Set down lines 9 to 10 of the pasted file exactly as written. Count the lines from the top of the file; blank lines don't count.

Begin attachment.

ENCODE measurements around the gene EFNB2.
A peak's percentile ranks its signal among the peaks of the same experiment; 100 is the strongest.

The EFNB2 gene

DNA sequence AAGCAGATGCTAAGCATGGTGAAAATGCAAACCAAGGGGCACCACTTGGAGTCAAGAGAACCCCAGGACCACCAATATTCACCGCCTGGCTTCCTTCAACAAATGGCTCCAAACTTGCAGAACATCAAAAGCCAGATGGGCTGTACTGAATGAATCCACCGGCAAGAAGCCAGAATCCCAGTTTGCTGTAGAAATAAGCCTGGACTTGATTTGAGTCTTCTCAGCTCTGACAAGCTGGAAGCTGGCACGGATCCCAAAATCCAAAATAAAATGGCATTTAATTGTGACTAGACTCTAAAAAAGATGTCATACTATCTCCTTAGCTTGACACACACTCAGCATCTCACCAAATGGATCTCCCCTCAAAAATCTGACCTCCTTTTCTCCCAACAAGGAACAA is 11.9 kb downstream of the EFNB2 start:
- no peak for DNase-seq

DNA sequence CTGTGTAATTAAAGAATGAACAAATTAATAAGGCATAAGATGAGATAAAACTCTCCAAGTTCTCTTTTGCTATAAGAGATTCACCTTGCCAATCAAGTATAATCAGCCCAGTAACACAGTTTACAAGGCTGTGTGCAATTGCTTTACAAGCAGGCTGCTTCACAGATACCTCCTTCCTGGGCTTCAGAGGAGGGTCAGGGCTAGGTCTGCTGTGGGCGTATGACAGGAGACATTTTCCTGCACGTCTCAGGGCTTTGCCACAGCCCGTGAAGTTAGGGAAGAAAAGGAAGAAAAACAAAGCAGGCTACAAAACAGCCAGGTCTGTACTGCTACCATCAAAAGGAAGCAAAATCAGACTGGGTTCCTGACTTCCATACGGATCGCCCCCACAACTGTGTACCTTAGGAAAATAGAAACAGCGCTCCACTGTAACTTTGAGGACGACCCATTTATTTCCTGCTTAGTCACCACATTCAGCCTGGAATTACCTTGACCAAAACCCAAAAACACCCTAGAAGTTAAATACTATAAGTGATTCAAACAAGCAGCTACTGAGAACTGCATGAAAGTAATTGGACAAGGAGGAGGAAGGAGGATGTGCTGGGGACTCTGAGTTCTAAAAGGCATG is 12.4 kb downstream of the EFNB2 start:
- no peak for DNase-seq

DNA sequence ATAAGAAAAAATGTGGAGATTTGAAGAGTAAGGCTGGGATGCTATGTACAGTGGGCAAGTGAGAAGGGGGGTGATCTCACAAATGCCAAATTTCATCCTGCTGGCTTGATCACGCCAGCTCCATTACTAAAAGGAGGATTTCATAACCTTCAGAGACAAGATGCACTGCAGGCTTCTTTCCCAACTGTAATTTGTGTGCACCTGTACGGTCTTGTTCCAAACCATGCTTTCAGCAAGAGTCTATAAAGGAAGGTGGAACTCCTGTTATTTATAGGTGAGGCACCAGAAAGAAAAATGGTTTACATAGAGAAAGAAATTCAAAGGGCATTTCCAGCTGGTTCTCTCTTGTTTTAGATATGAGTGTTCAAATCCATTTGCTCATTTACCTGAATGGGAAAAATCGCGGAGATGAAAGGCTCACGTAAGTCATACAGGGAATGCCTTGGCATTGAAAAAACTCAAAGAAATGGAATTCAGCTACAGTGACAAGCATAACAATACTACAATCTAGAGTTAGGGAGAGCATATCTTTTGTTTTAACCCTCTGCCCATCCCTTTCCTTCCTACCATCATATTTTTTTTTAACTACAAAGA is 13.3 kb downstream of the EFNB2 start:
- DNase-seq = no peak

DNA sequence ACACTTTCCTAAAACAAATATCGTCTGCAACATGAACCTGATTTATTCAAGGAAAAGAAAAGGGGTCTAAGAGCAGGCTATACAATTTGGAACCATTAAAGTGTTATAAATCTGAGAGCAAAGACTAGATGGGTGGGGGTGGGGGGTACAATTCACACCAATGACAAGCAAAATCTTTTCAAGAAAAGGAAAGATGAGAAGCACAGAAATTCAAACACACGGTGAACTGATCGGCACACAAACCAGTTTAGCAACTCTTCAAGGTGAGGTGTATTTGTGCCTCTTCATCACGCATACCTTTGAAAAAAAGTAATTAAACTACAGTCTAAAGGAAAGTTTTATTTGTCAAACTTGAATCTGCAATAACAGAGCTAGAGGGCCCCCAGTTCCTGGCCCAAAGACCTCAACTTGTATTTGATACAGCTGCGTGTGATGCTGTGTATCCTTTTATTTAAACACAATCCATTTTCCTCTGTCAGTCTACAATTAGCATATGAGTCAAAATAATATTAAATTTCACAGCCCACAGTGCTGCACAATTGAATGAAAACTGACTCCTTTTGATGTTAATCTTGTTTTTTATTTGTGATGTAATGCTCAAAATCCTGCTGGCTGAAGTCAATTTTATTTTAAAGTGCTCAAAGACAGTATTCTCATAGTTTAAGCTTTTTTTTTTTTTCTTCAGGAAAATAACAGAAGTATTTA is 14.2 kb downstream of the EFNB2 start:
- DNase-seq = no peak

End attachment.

- DNase-seq = no peak

DNA sequence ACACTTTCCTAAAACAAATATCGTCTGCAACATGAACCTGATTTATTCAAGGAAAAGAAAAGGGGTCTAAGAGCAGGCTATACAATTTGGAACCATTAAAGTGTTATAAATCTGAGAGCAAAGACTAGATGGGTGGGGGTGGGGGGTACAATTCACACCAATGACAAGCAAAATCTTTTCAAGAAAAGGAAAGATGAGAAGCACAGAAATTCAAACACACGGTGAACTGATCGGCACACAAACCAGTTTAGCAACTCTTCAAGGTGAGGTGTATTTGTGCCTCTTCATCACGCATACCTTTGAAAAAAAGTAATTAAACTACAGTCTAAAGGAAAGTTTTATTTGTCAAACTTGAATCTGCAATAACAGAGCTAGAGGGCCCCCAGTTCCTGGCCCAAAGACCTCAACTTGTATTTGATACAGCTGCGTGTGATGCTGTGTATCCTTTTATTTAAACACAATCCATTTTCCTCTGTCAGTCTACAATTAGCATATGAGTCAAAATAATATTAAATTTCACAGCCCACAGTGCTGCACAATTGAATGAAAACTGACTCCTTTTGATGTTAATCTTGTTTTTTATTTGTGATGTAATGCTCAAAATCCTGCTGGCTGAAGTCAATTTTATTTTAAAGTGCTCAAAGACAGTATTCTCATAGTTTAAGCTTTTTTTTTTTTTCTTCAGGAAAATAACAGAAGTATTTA is 14.2 kb downstream of the EFNB2 start: